Short of a diagnosis of full-blown ADHD, sleep disorders have also been linked to other learning problems. Another study -- published in the journal Pediatrics in September 1998 -- found that 18 percent of 297 first-grade students performing at the bottom of their class suffered from sleep apnea. The children who had their condition surgically corrected experienced a dramatic improvement in their grades in the following year when compared with their untreated, sleepy peers.
As Eric demonstrated, children with apnea are often also poor growers. The nightly struggle to breathe burns calories better spent on laying down body fat or crafting new bone. One study also found that children with apnea secreted more growth hormone after corrective surgery and their weight, body mass and body fat increased substantially within six months of treatment.
It's obvious that sleep disorders of every flavor are bad news for kids. Although awareness of sleep disorders is slowly increasing [see sidebar], Pelayo still doesn't see enough kids like Eric. He knows they're out there, though.
"We should be treating kids all the time," he says. "But we don't yet get enough referrals." Currently Pelayo splits his clinical time between adults and children. To spread awareness, he gives a regular community lecture to parents called "Sleepless in Silicon Valley" to help them understand their children's sleep habits and identify potential problems.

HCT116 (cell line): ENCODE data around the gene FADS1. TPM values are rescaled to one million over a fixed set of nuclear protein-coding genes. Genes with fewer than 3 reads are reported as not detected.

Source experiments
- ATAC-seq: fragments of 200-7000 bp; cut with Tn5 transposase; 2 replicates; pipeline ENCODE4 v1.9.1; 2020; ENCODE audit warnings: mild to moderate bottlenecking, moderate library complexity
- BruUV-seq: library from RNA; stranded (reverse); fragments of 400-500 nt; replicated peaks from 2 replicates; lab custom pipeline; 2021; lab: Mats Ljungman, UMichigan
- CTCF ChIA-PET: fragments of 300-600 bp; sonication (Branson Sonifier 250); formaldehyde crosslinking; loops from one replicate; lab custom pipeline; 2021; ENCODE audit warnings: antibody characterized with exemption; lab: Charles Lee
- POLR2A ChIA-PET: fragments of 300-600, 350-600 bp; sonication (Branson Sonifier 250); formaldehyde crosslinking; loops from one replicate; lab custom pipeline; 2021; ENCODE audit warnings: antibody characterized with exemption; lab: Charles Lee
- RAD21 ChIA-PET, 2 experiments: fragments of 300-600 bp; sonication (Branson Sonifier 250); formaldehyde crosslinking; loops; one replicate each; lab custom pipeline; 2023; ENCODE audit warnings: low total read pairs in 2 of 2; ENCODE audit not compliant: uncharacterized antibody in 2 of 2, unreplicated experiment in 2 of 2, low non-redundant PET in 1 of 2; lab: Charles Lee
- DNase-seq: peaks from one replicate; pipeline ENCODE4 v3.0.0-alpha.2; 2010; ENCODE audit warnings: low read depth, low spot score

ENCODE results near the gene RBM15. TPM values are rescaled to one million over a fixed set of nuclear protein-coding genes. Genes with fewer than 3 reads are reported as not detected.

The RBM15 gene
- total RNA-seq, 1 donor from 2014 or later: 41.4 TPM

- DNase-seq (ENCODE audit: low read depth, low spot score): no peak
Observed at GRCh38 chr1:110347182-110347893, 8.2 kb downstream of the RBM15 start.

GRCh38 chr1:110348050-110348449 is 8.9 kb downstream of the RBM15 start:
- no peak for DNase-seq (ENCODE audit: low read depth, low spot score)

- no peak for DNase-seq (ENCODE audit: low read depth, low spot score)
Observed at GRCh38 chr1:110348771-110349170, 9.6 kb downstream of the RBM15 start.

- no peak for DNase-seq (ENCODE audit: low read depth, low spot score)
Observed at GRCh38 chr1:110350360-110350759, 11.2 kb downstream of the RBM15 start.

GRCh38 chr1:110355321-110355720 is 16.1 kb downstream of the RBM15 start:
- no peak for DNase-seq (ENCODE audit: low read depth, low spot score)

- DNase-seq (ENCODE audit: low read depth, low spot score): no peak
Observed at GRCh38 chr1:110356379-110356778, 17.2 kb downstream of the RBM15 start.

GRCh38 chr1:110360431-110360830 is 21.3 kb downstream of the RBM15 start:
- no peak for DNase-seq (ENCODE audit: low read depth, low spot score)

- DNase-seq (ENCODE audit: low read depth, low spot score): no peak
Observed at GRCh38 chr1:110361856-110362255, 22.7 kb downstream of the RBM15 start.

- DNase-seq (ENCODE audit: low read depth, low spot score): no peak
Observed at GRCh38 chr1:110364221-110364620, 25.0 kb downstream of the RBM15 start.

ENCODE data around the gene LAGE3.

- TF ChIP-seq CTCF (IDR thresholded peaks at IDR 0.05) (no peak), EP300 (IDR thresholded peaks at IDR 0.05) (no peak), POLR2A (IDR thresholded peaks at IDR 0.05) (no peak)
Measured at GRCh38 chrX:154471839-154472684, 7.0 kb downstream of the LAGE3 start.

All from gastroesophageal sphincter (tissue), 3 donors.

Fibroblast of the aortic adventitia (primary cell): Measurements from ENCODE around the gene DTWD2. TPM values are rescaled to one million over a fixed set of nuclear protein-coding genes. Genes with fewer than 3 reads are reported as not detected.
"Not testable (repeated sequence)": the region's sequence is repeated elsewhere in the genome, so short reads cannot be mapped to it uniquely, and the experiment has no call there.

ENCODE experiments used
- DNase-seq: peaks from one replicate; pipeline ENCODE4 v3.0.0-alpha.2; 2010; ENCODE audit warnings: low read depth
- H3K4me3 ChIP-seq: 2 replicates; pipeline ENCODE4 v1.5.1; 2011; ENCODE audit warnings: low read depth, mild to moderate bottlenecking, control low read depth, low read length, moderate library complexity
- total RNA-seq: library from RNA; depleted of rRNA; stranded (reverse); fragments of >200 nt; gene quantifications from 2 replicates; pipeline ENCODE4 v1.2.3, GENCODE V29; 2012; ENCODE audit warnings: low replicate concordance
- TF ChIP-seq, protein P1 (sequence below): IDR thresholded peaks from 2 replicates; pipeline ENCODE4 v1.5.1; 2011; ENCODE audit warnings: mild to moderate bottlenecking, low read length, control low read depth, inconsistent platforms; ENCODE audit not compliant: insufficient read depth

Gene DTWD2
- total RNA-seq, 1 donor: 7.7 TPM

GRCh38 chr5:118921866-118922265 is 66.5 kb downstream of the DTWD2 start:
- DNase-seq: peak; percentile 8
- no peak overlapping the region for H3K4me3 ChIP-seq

Eric's mom doesn't need any convincing from Pelayo that it's not just kids who stand to benefit from a good night's rest. "We're here to take care of families," says Pelayo. "And that's what we do."
Signs that spell trouble
Rafael Pelayo, MD, began wondering about sleep and dreaming as a biology major at the University of Puerto Rico. But his interest really blossomed when, as a weary medical student at Albert Einstein College of Medicine, he noticed that the director of the sleep lab at the associated Montefiore Medical Center was arriving at 9 a.m. and leaving at 5 p.m. -- strangely civilized hours for a medical professional.
"This seemed appealing to me," he says. His quest to pursue the nascent field of sleep medicine led him to specialize in neurology and psychiatry, and it was as a pediatric neurologist that he began asking the parents of his young patients an unconventional question: "Does your child snore?"
At first it might seem like noisy sleeping should be the least of his patients' worries. But Pelayo knew that habitual snoring is a hallmark of sleep-disordered breathing: The nocturnal snorts and gasps that many parents and pediatricians regard as normal might indicate a serious medical condition.
"Snoring is never a normal thing to do," says Pelayo, now at Stanford. "It's a much bigger problem than people realize." The American Academy of Pediatrics agrees: Less than a year ago it recommended that pediatricians screen all their patients for snoring as a method of identifying children with obstructive sleep apnea syndrome -- a condition that causes the sleeper to stop breathing up to several hundred times each night, requiring many micro-awakenings to restore airflow. Recent research indicates that around 15 percent of all kids might snore and should be evaluated for sleep problems.
In addition to habitual snoring, Pelayo lists several other signs that might indicate a potential sleep problem: